If the cover art of Summertime ’06, the first proper album from the Long Beach rapper Vince Staples, looks familiar to you, that’s not an accident. That Summertime ’06 cover is, of course, the cover of Joy Division’s Unknown Pleasures, tweaked just slightly in that it now recalls ocean waves rather than wavforms or mountains. And it’s not a case of some Def Jam graphic designer getting cute. In the Instagram post that he used to unveil the album’s cover, Staples wrote a short essay that starts with the sentence “Love will tear us apart.” Staples wasn’t writing about the song. Instead, he was writing about the album’s title, and its themes. 2006 was when Staples was 13, the moment he believes his innocence went kablooey. And the album is about how the things that we love the most can be our undoing: “Love tore us all apart. Love for self, love for separation, love for the little we all had, love for each other, where we came from… Summer of 2006, the beginning of the end of everything I though I knew. Youth was stolen from my city that Summer and Im left alone to tell the story. This might not make sense but that’s because none of it does, we’re stuck. Love tore us all apart. Summertime ’06, June 30th.” Summertime ’06 is a concept album, and it’s one without a clear narrative. We’re not following one young California kid on his path to somewhere else, the way we are in Kendrick Lamar’s Good Kid, m.A.A.d. City or YG’s My Krazy Life. Instead, we’re hearing a young California kid reflecting on all the ways that he feels he’s still stuck. Staples is a successful young rapper with a major-label contract, but that kid is still him. Summertime ’06 is an album about the weight of trauma, about the feeling that you can’t escape the darkness that made you. And even if Staples’ context and specific darkness are different from what Ian Curtis was singing about, there’s a certain commonality there. These are two young musicians (Staples is 21, a year younger than Curtis was when Unknown Pleasures came out) trapped in their own mind-hells, two brilliant minds who sound dead inside.
Summertime ’06 also has its own Martin Hannett, a musical visionary who knows how to strip sounds away until only a cavernous, bone-tingling thump remains. In another lifetime, the Chicago producer No I.D. helped bring melodic, soulful warmth to midwest rap. He produced just about all of Common Sense’s 1994 masterpiece Resurrection, and he worked as mentor to a young Kanye West. But No I.D. is working with other sounds now, and there is no warmth to be heard on Summertime ’06. No I.D. didn’t produce all of the album; other people, like DJ Dahi and Clams Casino, chip in. But he produced more of it than anyone else, and his fingerprints are all over even the tracks he didn’t produce. On this album, No I.D.’s sound is a dry, flat boom: Clipped and minimal drums sounds, glimmers of melody from distorted electric guitars or wobbly synths, absolutely nothing that’s there to sweeten things up. There’s a lot of cold, spartan minimalism in rap music right now, and the sound of Summertime ’06 isn’t that far removed from, say, the sound of the new Tyga album. But No I.D. is willing to get deeper and darker and meaner than his peers, and the sound of Summertime ’06 is just mercilessly empty. Even “Señorita,” the single, isn’t much more than a needling piano, some metronomic drum programming, and a tourettic Future sample on the hook. Summertime ’06 sounds magnificent, its meticulously arranged noises sharp and crystalline and its bass thick enough to give your dashboard the tremors. But when you drive around playing it loud, you might feel like you’re alone in the world.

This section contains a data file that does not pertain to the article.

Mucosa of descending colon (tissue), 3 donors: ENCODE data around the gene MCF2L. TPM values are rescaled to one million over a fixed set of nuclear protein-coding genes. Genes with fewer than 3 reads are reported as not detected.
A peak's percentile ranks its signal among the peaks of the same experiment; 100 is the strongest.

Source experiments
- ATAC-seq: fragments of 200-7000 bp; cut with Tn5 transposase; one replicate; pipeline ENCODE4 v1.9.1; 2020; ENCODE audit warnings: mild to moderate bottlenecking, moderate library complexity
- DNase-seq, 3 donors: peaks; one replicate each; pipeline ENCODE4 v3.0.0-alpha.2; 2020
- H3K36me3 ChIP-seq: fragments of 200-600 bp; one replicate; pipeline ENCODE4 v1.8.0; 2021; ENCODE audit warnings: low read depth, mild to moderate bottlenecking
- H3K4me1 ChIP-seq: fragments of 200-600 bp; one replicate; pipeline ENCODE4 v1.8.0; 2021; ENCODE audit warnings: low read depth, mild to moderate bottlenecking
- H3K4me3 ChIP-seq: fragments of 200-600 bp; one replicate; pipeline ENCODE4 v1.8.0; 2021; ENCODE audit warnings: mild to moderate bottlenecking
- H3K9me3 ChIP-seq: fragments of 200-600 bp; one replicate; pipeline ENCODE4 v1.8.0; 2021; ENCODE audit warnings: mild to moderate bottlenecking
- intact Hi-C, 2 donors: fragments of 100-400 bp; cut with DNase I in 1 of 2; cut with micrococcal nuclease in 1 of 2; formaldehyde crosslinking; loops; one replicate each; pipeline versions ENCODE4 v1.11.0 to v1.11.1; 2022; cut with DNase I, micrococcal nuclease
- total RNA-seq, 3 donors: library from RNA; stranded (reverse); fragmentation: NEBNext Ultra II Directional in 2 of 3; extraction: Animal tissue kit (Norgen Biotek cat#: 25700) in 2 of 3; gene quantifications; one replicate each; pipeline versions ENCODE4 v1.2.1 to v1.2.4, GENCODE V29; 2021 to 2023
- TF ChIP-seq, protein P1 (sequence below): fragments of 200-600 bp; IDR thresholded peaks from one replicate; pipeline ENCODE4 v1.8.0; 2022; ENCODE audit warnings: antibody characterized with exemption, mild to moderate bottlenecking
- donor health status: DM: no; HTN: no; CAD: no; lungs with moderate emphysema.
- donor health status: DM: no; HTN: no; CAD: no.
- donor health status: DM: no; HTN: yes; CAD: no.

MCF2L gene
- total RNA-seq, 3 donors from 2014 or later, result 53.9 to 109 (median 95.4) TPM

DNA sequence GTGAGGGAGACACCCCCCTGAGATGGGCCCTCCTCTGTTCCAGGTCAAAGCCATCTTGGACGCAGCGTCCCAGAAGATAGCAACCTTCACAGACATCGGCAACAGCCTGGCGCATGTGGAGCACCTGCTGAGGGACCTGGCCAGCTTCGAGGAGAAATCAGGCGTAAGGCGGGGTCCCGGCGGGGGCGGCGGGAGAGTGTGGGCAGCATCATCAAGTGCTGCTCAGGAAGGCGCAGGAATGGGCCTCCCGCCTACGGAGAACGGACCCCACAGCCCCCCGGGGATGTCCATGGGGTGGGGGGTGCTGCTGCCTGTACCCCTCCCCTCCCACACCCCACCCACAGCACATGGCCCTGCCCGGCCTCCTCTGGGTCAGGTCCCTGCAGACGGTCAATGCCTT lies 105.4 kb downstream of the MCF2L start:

For all its iciness, though, the album moves. Part of that is because No I.D. and the other producers know how to give these dank sounds a sense of momentum. But another huge part of it is Staples. Staples is a total master at putting words together and making them sound good. That was the case when he was rapping on his friend Earl Sweatshirt’s songs at a 16-year-old: “You’re Fantasia and the body bag’s a fucking book.” And it’s even more the case now, when he’s more thoughtful and introspective than the kid we heard on those tracks. His voice is a flat, affectless mutter, but he uses it with confidence and charisma. He’s a completely focused rapper, so blank and allergic to exaggeration that he forces you to pay attention to the things he’s saying, and so gifted, as a writer, that the things he’s saying actually matter. Sometimes, that’s simply a matter of fitting together words in ways that sound great together: “From the city where the skinny carry strong heat.” Sometimes, it’s about switching up cadences so effortlessly and conversationally that you don’t quite recognize that he’s doing it until your seventh time listening. And sometimes, it’s because an offhand line is so smart and poignant that you can’t help but get stuck on it. There are a few guest rappers on Summertime ’06: A$ton Matthews, Kilo Kish, spoken-word guy Haneef Talib. But their voices never get a chance to dominate. The most famous guest on the album is Jhené Aiko, and mostly all she does is mutter sleepily along with Staples’ lyrics on “Lemme Know.” On a lot of major-label rap albums, you get the impression that the artist’s voice is one of many that shaped the thing. On Summertime ’06, Staples gets the chance to dominate completely.